News of a new Canberra bar that bans men approaching women has set people talking.
Maple Bar, which was previously just the upstairs section at Treehouse, is aimed at an older crowd than its downstairs counterpart, and has been given a makeover with dark, elegant features and a big gold chandelier.
Maple Bar not only has a semi formal dress code - cocktail dress for the ladies, smart shirt, pants and dress shoes for the gents - there's also house rules, including that everyone has to bring their manners, and men aren't allowed to approach women.
For the men, the rules stipulate that if a woman does in fact approach you, "treat her as your would your mother".
The new rules generated plenty of debate not just in the office, but across social media. Here are Michael Gorey and Karen Hardy's takes.
I would rather visit a lesbian pub than the Maple Bar. At least in a lesbian pub I can talk freely to the women and we can get happily merry together.
Apparently the Maple Bar is opposed to people enjoying themselves.
It's against the house rules for men to approach women, and if a lady does chat to a bloke, the gentleman has to "treat her as you would your mother".
I make it a personal rule to never drink with my mother. She already knows most of my embarrassing childhood foibles and I have no wish to be reminded of these or discuss them with anybody else.
It's insulting to imply that the only woman a man can treat well is his mother.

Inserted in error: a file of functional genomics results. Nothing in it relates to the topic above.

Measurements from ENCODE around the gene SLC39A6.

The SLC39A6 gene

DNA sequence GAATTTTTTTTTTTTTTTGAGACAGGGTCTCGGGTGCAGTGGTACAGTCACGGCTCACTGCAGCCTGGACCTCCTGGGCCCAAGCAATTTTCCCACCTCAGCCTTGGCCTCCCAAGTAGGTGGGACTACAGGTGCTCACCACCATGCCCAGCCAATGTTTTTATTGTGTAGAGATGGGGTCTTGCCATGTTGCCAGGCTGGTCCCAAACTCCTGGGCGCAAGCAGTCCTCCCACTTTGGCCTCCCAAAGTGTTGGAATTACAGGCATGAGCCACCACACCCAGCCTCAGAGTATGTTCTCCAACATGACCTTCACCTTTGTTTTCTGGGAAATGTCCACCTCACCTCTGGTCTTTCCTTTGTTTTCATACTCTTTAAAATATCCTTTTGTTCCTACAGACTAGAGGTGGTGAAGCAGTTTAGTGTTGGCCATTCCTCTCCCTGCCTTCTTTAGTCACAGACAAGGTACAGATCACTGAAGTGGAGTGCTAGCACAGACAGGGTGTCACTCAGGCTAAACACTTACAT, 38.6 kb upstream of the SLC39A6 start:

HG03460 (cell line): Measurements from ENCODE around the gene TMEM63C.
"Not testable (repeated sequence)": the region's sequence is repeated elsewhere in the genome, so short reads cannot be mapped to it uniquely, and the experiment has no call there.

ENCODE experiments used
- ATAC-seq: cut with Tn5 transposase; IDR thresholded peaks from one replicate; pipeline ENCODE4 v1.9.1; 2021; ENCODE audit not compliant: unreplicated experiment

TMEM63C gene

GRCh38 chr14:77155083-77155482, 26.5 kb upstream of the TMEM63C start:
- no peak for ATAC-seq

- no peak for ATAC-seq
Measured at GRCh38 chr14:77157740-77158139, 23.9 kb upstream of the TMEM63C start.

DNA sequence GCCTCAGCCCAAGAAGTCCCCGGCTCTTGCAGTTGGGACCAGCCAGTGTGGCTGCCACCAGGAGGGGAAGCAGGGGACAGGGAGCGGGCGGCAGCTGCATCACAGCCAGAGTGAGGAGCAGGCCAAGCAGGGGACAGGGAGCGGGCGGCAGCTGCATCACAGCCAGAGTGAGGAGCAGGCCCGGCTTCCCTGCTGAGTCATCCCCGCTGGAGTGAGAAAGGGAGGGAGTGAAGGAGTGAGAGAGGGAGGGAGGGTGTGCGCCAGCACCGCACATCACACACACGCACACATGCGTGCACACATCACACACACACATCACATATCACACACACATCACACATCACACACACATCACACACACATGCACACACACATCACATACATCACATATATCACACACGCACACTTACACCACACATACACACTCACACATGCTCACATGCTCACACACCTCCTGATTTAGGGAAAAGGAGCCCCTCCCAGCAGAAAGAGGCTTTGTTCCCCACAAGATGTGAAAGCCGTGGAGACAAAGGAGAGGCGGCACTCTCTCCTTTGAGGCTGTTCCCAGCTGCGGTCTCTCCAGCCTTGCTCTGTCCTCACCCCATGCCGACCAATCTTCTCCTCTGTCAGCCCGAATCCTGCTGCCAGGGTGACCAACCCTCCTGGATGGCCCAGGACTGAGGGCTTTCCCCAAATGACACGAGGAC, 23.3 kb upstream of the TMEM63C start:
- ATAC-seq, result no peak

Most of us don't need to be told that good manners is a prerequisite to interacting with the opposite sex. Yep, I've heard horror stories of guys who make inappropriate comments on dating sites and send unwelcome images, but most of them don't get very far.
I suspect the Maple Bar will do well for a few weeks or months while there's curiosity value.
But men will grow tired of being watched by the fun police and take their hard-earned dollars to somewhere less obsessed with a pseudo-feminist agenda.
Perhaps it's meant to be a women's-only club by stealth, or an imitation of the Bumble app where women make the first move.
That's fine, but don't impose artificial codes of behaviour. Let people mingle freely and express their true personalities.
The first thought that popped into my head when I read about the new Maple Bar was well who would ever want to go there? Men can't approach women? I have to wear cocktail dress?
Maybe I'm the type of girl who'd have more luck getting approached at a Raiders game while I loll about in my trackie pants, or at Kambah Pool while I loll about in my birthday suit, but surely this concept is taking things to the extreme?
Maybe it's because I haven't actually been hit on in a bar since I frequented the old Private Bin a few doors down in the Sydney building from where the Maple Bar's more salubrious digs are up above the Treehouse Bar, but is going out so fraught with danger today that such things need to be policed?
And the idea that a man would have to treat me as he would his mother if I dare approach him. What does that even mean? Hand over two loads of washing and mow my lawn?
I like the idea that the bar is aimed at an older crowd. Maybe I'm wrong in this interpretation and older crowd in bar parlance is actually people in their 30s, but surely by the time you reach any definition of "older" you have the smarts to deal with unwanted approaches, even wanted approaches.
All I can say is fellas, if you see me out and about, feel free to approach me. The only trouble is I'm more likely to be in aisle seven at Dickson Woollies than in a bar that doesn't allow nature to take its course.
In the journalistic tradition of fairness, the reporters have promised to actually sip a cocktail at the Maple Bar before passing final judgement. Michael promises to not approach anyone. Karen can't do that.